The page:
Sports events: a battleground for cybercriminals

Paolo Passeri, Cyber Intelligence Specialist at Netskope, highlights the heightened risk of cyber-attacks on international sports events like the upcoming Paris 2024 Summer Olympics, emphasizing the need for robust cybersecurity measures and user education to prevent disruptions.

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On 16 June, many Poles were unable to watch their country’s Euro 2024 match due to a cyber-attack on the national network. The disruption began at kick-off when the main national broadcaster went down due to a distributed denial of service (DDoS) attack. The geopolitical context and developments in the means of communication are leading to changes in the balance of power between the various stakeholders, resulting in a multi-faceted hybrid war. The media coverage provided by international sporting events is encouraging cybercriminals to attempt malicious campaigns.

Paolo Passeri, Cyber Intelligence Specialist at Netskope, warns about the role of cybercriminals during periods of high media attention at international sporting events and stresses the importance of having extensive and comprehensive security systems in place.

“Sporting events are an opportunity for cybercriminals to apply their techniques to as many people as possible and disrupt the organisation in order to demand ransom or get a message across. The issue of cybersecurity is therefore a key concern, to ensure that history does not repeat itself. Olympic Destroyer, a wiper (malware that deletes data from a computer’s hard drive) used by the Russian group Sandworm, paralysed the IT systems of the 2018 Winter Games. Today, the risk of similar disruptions is more relevant given the geopolitical situation and the hybrid conflicts that are taking place in various parts of the globe.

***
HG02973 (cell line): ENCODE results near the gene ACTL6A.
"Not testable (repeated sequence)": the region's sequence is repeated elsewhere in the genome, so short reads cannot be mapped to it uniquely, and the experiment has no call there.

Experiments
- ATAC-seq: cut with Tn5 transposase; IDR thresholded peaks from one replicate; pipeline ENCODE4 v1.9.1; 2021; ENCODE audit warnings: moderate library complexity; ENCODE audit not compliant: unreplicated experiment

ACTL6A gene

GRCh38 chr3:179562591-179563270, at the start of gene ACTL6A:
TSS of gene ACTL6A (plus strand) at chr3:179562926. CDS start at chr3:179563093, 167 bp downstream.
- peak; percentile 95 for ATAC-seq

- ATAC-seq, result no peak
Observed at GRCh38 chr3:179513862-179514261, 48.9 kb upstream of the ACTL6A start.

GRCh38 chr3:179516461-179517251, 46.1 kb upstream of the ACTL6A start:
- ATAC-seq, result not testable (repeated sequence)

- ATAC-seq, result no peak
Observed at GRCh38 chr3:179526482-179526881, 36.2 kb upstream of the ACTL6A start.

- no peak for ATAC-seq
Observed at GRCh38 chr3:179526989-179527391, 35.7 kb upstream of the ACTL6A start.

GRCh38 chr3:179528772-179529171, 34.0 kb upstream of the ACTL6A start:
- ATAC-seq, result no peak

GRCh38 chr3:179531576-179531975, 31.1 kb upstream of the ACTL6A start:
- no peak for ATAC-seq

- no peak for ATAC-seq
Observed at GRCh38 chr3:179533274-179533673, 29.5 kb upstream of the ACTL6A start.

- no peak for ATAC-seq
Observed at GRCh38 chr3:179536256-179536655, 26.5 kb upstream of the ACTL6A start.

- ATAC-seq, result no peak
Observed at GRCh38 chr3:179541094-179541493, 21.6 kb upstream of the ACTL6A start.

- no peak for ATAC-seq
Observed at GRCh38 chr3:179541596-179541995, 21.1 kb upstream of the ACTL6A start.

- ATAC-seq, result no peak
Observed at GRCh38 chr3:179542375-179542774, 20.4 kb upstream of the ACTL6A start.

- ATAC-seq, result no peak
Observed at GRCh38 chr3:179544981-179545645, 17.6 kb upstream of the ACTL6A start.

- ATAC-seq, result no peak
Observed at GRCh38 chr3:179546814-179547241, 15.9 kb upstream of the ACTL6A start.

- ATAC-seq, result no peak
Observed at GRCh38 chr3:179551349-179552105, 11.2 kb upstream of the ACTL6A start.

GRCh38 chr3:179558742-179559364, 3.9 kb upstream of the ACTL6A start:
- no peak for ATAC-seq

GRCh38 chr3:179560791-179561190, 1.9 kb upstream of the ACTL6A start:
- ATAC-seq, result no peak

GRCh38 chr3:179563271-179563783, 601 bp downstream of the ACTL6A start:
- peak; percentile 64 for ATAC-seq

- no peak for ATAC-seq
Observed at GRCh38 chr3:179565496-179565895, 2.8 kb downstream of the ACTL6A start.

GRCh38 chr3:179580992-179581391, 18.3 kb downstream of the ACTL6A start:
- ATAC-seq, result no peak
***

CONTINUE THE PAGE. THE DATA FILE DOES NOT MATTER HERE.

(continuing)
As the city of Paris prepares to host the global event this summer, Anssi is working closely with the Summer Games Organising Committee to limit the impact of potential cyber-attacks. These could be aimed at exposing acts or drawing attention to the technical skills of these groups. It is therefore important to put solutions in place to block all points of entry to the networks and limit the vulnerable surfaces. Moreover, user education and adopting responsible behaviour is essential as humans can be the target elements in the attack chain.. If this is done correctly, it would greatly reduce the chances of intrusion of malware or the disruption of the competition network and its broadcasts by threat actors.

Cyber-attackers can seek to integrate any network, so all stakeholders in these international events, directly or indirectly, are affected by these threats. It is important that cybersecurity tools are put in place to protect the sessions of employees and the organisations in charge of broadcasting, wherever they are and whatever their terminal.

In addition, setting up an incident response plan would make it possible to detect unusual access and quickly contain any potential malicious intrusion. Stakeholder companies can also introduce multi-factor authentication for Internet access systems and adopt a zero-trust approach for secure access to internal applications.”

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